Tuesday, June 10, 2008

The Great Fredini


You begin with a wire coat hanger, but remember that scraping the esophagus is a terrible pain, and it is best to use one that is coated with a smooth rubber casing. After a couple months of practicing it’s like riding a bike- you never forget. It is about overcoming involuntary reflexes and by doing so, you’re in control. Before you know it, you are showing your stuff on the Tonight Show, Ripley’s Believe It or Not, or at on stage at some swanky awards show at the Chelsea Art Museum.
At first, I find myself watching from a far, not too sure how close I want to get. A man swallowing swords, inviting audience members to pull them from his chest cavity can be pretty intimidating. But I can’t keep my distance for too long, so I invite myself to the stage, or maybe he was inviting me all along. In between the regurgitation acts, I notice it smells a lot like menthol and cool mint. My turn arrives and I am given the run down of rules and regulations on the transaction that is about to take place. “I will show the sword, I will swallow the sword, and when I wink at you and point to my eye like this, you remove the sword. Now don’t be scared, here we go.” The words leave his lips so quickly that I am still trying to comprehend my one and only direction when I notice the eye winking and pleading with me to remove the sword. Coming to, I remember that this part is my responsibility and quickly, but carefully I lift the sword out and he finally swallows. I finally swallow.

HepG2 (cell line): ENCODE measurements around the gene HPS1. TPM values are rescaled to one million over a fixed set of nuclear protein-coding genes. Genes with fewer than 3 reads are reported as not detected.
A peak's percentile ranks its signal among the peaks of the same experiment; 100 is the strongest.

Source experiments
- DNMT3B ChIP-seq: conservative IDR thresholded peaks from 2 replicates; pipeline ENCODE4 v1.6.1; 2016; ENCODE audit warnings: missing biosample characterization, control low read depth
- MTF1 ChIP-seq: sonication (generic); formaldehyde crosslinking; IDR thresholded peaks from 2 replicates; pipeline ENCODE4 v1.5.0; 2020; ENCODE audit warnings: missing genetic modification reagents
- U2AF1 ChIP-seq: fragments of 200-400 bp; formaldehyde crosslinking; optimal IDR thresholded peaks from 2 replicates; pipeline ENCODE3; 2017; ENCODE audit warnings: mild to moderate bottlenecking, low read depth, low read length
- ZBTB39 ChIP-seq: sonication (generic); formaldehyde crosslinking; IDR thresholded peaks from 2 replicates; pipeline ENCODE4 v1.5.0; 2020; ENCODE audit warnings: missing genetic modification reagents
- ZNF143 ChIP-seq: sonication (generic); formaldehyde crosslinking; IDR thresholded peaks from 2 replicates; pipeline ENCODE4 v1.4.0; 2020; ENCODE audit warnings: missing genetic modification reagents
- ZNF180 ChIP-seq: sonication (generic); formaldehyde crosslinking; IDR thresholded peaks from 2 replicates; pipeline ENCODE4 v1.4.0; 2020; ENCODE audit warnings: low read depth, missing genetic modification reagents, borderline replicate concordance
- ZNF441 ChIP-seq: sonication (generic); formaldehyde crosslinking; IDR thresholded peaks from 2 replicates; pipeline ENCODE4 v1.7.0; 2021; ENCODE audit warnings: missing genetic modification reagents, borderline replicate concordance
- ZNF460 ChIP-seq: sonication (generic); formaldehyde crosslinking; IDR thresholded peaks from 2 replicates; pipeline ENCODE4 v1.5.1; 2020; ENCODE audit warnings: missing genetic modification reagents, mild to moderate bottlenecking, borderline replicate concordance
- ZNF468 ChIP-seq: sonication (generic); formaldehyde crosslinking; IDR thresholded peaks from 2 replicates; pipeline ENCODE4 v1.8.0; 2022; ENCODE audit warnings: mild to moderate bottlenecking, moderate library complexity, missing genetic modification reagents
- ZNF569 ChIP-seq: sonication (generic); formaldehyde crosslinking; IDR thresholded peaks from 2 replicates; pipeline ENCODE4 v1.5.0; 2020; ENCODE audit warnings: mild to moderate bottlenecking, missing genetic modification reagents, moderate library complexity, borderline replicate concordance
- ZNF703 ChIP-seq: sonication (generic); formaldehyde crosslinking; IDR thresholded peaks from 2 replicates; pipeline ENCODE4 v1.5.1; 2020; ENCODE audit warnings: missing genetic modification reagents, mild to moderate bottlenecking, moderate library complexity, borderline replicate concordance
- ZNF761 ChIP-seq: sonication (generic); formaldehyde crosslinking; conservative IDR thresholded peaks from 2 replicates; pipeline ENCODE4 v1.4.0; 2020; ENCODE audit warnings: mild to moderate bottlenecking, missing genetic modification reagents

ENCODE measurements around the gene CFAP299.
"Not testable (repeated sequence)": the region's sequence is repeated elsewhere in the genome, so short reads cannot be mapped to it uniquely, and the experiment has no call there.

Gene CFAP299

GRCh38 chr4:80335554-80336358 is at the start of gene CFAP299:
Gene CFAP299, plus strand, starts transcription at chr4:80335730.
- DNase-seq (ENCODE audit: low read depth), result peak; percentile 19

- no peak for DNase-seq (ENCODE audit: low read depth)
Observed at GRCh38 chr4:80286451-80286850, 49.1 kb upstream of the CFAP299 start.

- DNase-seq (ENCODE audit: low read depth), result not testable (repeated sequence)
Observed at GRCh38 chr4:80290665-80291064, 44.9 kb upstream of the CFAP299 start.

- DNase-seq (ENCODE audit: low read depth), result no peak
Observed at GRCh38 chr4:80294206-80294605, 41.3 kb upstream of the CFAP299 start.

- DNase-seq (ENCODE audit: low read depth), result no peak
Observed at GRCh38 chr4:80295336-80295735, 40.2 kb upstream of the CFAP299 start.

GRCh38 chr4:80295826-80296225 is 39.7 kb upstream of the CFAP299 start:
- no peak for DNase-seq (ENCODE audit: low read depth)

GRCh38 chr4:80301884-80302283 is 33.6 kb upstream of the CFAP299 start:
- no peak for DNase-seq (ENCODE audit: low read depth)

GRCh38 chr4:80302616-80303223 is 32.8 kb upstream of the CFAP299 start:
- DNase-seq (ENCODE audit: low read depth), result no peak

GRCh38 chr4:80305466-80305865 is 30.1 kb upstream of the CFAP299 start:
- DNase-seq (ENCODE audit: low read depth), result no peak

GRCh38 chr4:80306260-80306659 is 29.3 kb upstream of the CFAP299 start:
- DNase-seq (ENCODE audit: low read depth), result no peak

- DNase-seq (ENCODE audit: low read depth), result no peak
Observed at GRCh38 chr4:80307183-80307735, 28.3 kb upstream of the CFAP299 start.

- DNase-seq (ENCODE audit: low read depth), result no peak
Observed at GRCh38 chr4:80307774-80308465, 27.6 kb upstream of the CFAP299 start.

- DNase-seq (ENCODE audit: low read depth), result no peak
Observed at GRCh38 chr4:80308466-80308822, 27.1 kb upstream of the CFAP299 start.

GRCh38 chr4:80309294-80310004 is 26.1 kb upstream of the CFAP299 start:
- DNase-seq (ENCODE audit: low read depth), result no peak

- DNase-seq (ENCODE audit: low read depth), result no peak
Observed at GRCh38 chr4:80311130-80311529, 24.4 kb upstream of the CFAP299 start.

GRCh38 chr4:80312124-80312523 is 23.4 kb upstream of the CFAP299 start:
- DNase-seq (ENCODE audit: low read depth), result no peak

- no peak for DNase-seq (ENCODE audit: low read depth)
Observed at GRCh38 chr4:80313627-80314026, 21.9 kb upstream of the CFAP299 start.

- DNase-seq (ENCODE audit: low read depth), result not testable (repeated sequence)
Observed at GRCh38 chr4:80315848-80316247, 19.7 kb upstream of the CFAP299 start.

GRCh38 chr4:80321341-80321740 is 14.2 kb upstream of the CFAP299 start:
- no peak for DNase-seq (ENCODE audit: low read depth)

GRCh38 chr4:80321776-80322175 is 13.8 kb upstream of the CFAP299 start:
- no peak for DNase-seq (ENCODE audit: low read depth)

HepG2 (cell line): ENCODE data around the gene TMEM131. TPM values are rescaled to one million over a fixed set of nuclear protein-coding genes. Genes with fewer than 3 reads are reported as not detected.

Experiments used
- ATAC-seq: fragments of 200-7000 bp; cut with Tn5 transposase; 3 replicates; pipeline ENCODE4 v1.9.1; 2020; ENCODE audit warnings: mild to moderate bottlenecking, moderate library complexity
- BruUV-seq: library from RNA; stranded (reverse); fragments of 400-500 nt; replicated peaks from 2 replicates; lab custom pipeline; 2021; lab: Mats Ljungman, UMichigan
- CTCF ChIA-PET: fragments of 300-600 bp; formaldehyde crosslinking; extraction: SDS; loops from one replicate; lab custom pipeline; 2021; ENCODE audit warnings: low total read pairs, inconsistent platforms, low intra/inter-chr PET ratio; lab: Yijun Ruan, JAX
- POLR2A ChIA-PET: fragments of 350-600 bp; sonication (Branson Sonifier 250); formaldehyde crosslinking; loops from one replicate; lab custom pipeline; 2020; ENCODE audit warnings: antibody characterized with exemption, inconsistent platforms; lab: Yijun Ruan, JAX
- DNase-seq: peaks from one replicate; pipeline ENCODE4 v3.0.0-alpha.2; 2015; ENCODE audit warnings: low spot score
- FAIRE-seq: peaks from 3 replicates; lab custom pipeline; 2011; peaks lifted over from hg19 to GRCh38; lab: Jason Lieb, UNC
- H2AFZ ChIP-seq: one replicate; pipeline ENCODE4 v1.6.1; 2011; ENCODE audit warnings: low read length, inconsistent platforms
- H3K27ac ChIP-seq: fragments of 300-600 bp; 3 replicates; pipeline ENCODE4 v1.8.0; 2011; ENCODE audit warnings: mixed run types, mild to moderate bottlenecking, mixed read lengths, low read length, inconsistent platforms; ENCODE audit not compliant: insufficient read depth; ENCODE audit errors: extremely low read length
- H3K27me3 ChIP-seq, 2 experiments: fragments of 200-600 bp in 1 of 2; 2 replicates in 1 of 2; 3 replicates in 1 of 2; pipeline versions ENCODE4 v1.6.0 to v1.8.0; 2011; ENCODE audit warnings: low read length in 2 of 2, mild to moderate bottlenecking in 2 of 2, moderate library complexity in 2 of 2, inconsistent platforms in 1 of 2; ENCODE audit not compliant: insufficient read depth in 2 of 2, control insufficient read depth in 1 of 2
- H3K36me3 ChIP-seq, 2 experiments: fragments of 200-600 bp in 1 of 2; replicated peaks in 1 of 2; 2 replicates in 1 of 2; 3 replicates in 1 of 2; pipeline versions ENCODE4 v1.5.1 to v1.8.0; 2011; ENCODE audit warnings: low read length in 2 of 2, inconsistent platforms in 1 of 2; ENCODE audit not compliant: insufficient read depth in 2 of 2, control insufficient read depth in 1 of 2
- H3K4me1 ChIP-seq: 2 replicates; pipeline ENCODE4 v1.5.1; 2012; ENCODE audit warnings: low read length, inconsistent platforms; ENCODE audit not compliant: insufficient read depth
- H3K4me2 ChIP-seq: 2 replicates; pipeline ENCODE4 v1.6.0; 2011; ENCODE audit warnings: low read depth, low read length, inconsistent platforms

It has been just over 20 years since the Great Fredini found himself in the now derelict resort town of Coney Island, at the Coney Island Circus Sideshow. Nostalgically, he retreats to images from the past and describes some kind of wild west of the 90s. Unsure how he found himself there, or what he was looking for, learning side show tricks allowed him exploration of a taboo culture and the satisfaction of arousing strong reactions. Today he teaches at the same sideshow school he was once taught at. At his socially acceptable day job, he goes by Fred Kahl and is the Creative Director at Funny Garbage in New York City.
I asked him a lot of questions, at first hesitant, he confided with me some tricks of the trade. The menthol smell is actually his cleaning rag and it is soaked in Listerine mouthwash; this is how he keeps his swords clean during performances. He also tells me that if I want to try any of this, I should avoid coffee for a few days and stick to water so that my throat prepared and is in no way irritated. Finally he tells me, posture is everything and to be sure that the sword is firmly attached to the handle- I imagine learning that had to hurt.

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